true crime podcasts

This Week in True-Crime Podcasts: Incels, the Arizona Mafia, and More

Photo: Vulture

The true-crime-podcast universe is ever expanding. We’re here to make it a bit smaller and a bit more manageable. There are a lot of great shows, and each has a lot of great episodes, so we want to highlight the noteworthy and the exceptional. Each week, our crack team of podcast enthusiasts and specialists will pick their favorites.

Urge to Kill: “Lot B12”

This new podcast from the Portland, Oregon-based TV station KGW begins straightforward enough: During the early-morning hours of July 24, 2016, 23-year-old Kaylee Sawyer went missing from her home in Bend, Oregon, after having had a disagreement with her boyfriend, Camron Reimhofer, and leaving for a walk. Reimhofer eventually called police when Sawyer failed to return, and after an exhaustive search, authorities found her body in the nearby town of Redmond. But things start to get weird when a prime suspect emerges — and he’s a public-safety officer at Central Oregon Community College. Even weirder? He quickly offers up an erroneous confession to his wife — a Bend police officer. She’s the one who turns him in, leading the murderer to flee and embark on a multi-state crime spree. From the sounds of it, host Ashley Korslien is teeing us up for one wild ride. —Amy Wilkinson 

Texas Crime Files: “The Murder of Stacey Stites”

Rodney Reed is scheduled to be executed in Texas for the 1996 murder of 19-year-old Stacey Stites on November 20, 2019. Stites’s murder and Reed’s trial, conviction, and sentence are the subject Texas Crime Files, produced by KVUE.

On April 23, 1996, Stites failed to show up for work at a local grocery store very early in the morning. Her fiancée’s truck, which she had been driving, was found abandoned in a high-school parking lot, and later that day, her body was found in a forest, with the DNA of an unidentified male inside her. Stites’s fiancée, Jimmy Fennell, a police officer, was considered the prime person of interest at first, and he failed two polygraph tests, but Reed soon surfaced as a more compelling suspect.

Because Reed’s execution is pending, and for other reasons I won’t mention, there’s a lot of media focused on this case right now. This first episode of Texas Crime Files includes an interview with Stites’s sister, in order to provide us with a fuller picture of who Stacey was, as well as details about her relationship with Fennell. The episode is only eight minutes long, but don’t let that deter you — its incredible economy will leave you wanting to find out what’s next. —Chanel Dubofsky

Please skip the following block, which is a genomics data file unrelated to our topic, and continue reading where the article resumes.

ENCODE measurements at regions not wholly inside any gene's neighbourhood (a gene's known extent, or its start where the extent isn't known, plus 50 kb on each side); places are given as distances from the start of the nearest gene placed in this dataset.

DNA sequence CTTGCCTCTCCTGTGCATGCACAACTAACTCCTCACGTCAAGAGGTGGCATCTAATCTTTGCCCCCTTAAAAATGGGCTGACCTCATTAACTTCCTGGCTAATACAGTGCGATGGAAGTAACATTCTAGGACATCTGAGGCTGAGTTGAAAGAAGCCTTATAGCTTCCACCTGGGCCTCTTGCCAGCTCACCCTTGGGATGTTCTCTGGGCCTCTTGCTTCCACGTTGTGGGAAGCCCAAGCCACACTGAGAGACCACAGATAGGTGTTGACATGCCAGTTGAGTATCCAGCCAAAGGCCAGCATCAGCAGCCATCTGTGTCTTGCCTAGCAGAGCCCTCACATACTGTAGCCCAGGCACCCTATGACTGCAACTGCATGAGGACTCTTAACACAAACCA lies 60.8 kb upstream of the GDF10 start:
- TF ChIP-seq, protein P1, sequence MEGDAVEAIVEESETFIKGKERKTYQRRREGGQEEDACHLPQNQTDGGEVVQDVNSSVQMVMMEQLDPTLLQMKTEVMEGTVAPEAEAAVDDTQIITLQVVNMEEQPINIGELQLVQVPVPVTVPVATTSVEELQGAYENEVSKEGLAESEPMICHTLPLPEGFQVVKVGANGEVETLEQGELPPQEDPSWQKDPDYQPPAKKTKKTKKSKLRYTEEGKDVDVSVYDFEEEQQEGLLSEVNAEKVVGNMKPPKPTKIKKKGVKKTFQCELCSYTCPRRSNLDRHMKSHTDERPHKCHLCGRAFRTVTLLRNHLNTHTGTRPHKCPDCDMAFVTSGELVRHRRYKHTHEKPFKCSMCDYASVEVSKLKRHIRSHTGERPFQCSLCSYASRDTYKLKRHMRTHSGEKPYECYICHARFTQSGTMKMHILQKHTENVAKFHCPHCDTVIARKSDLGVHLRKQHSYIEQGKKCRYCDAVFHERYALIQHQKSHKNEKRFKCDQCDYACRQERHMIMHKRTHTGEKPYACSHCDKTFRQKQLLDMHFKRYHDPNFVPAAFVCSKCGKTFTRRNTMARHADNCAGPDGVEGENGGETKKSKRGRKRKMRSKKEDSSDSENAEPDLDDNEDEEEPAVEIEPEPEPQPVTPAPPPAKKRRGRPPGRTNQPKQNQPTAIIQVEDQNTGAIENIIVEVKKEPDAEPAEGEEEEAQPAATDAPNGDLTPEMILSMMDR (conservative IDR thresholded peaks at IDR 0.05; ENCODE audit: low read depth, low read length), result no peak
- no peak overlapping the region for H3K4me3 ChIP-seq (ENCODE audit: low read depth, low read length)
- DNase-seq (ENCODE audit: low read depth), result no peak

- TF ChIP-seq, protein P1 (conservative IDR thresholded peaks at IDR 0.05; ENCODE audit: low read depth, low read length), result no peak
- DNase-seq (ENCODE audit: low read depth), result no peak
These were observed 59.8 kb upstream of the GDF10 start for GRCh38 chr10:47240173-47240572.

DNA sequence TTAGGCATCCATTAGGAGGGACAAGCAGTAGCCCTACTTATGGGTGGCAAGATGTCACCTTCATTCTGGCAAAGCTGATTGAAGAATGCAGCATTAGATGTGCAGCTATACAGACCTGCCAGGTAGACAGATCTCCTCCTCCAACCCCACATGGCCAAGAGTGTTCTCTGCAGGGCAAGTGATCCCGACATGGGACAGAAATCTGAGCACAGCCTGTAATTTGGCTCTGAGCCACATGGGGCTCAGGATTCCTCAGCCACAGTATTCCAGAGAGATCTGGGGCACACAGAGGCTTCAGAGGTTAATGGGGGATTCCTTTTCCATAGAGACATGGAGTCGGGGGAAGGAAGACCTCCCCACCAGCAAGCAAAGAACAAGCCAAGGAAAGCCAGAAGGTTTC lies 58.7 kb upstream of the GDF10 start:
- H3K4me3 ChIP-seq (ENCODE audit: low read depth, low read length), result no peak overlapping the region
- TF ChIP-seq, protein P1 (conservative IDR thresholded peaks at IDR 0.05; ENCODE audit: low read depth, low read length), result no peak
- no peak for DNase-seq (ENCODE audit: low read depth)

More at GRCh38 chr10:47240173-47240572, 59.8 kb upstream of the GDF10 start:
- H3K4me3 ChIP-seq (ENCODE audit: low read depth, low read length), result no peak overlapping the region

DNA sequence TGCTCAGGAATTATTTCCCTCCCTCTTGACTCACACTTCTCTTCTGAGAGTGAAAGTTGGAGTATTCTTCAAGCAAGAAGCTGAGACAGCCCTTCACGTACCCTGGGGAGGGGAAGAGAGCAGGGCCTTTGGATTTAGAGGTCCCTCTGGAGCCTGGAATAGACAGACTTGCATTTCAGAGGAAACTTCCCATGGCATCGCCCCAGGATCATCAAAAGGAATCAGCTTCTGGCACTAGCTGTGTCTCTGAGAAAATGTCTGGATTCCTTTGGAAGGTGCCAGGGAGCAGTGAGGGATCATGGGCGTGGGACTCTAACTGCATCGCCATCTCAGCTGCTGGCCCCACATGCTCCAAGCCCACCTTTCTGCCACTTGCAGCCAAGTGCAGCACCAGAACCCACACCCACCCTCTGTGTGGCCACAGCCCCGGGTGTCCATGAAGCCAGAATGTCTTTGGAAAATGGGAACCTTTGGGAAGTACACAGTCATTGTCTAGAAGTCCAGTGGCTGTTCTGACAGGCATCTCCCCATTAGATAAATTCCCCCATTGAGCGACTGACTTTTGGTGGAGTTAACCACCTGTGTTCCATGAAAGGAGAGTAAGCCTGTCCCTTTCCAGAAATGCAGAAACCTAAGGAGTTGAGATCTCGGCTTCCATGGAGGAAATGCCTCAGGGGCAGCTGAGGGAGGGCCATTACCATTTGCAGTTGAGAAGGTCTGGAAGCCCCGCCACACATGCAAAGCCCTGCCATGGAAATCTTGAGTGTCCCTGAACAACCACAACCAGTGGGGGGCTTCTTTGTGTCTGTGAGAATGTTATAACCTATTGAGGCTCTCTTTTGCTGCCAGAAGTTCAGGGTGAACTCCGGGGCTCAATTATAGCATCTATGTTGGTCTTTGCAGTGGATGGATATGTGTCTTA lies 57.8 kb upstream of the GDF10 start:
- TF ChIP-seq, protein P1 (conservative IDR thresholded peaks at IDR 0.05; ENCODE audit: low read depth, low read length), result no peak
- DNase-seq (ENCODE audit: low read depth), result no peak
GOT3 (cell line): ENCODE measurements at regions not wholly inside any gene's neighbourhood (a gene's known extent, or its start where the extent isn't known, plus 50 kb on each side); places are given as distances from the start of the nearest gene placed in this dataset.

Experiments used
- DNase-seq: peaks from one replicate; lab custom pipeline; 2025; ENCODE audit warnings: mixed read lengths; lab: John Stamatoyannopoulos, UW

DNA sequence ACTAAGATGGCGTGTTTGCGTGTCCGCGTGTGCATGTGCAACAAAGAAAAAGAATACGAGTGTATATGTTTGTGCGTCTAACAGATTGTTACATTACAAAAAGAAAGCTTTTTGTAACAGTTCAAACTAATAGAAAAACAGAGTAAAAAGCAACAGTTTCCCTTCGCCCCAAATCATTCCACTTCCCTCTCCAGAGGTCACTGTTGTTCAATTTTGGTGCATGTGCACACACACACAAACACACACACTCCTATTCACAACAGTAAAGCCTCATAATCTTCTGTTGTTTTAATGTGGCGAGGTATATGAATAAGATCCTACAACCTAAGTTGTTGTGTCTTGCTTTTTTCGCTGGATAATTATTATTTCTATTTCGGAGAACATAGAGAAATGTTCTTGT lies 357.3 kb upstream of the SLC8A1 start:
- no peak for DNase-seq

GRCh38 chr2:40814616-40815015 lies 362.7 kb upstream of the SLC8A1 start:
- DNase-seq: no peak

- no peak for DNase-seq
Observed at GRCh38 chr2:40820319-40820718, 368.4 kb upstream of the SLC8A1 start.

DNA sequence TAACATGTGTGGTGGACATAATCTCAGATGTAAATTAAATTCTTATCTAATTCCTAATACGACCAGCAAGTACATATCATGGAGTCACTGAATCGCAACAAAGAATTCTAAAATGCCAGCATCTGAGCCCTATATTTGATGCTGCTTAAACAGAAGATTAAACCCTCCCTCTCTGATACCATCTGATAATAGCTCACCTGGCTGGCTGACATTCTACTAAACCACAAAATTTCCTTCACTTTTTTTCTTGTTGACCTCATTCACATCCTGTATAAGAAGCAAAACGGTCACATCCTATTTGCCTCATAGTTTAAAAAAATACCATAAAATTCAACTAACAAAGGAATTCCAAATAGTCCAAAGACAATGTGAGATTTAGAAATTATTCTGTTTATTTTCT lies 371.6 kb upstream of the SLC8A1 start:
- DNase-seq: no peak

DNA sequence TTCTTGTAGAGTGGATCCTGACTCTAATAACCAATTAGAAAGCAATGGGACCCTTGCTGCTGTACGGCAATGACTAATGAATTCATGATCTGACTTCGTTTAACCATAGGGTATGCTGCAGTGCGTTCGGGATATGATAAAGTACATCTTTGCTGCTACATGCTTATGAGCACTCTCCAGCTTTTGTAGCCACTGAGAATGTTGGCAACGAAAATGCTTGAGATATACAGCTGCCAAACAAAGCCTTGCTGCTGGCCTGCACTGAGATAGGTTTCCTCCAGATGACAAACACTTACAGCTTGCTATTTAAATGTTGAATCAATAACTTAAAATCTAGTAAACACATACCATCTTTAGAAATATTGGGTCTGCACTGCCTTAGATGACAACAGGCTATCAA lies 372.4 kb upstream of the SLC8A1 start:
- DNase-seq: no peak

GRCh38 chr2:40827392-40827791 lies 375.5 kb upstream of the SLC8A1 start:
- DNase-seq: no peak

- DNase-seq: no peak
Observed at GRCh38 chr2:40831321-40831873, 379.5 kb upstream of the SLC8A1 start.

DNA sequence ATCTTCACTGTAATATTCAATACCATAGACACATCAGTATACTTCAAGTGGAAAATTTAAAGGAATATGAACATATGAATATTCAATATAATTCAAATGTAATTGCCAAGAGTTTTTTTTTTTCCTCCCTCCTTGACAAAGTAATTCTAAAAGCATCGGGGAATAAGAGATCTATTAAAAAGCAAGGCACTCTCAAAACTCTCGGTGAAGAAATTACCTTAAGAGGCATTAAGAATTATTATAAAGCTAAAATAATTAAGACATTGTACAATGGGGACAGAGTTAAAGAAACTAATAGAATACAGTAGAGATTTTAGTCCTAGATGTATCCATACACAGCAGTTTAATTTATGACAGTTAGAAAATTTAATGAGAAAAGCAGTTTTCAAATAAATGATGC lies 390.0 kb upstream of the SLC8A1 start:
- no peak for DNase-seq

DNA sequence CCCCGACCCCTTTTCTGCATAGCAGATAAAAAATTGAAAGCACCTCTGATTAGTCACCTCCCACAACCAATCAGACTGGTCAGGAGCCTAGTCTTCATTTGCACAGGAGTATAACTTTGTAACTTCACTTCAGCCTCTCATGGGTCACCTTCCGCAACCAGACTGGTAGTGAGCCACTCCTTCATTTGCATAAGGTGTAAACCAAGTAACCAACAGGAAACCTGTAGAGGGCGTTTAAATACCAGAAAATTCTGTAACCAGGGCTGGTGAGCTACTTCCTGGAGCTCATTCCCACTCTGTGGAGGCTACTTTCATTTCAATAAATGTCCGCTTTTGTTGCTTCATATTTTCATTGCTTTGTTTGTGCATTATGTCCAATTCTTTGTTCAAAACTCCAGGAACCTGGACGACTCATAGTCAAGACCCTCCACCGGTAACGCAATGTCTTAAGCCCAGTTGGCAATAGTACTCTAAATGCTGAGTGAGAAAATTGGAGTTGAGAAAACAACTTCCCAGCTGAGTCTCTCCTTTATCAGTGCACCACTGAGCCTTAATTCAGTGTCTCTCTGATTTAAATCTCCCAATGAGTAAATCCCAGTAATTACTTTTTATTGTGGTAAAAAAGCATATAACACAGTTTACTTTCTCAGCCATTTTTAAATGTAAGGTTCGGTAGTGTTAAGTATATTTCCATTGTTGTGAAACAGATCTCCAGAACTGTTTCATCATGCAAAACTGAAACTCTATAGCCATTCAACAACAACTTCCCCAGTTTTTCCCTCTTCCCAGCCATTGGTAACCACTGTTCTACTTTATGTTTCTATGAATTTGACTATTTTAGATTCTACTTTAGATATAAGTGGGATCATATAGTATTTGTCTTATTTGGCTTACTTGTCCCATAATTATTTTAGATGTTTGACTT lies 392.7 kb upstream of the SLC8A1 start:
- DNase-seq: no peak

Rediscovering: Don Bolles, a Murdered Journalist: “Wiretaps and Wild Allegations”

Journalist Don Bolles had a storied career as a journalist at the Arizona Republic until he died from injuries sustained when his car exploded in 1976. Over 40 years later, journalists at the Republic discovered a treasure trove of cassette tapes of phone calls between Bolles, his colleague Dom Frasca, and a variety of characters involved in an increasingly Byzantine case of corruption and … dog races? What began as a journalist’s investigation into local Mafia activity turned into a clusterfuck of wiretapping, double crossing, and assorted skullduggery. There are a lot of moving parts and people introduced in the first episode, so the second is where the action begins as the Funk family (yes, that’s the name of the family who owned the dog races) begin their investigation and intimidation of Bolles. Rediscovering Don Bolles isn’t just a fascinating look at a terrible crime but a time capsule of journalism, especially on the local-news level. —Jenni Miller

Incel: “The True Believer: the Case of Alek Minassian”

In Incel, investigative journalist Naama Kates is going deep into a place most of us would like to avoid — the online world of involuntary celibate men. She’s talking to administrators on incel websites, former members of the community, psychologists, writers, and more with the goal of gaining insight into what’s going on within. Episode eight focuses on Alek Minassian, the perpetrator of the April 23, 2018, Toronto van attack that killed 10 people and injured 16. In September 2019, the video and transcript of Minassian’s interview with Toronto police was made public, and in the video, Minassian claims he was radicalized by prominent online incels, and that after speaking with them, he felt inspired to carry out the attack. In Kates’s analysis, she questions whether or not Minassian did communicate with these men, and if it even matters. Would he have killed people even if he’d never gone online? There’s also a not-to-be-missed interview with Jesse Morton, the founder of Parallel Networks, an organization combating hate and extremism. Morton himself is a former extremist, and his insight into how radicalization happens and how we can stop it is invaluable. (Even if you’re not overtly supporting violence, he tells Kates, by being in the community, you’re supporting a narrative.) There is nothing like Incel in the podcast universe right now. It’s disturbing, complicated, and absolutely worthy of your time. —Chanel Dubofsky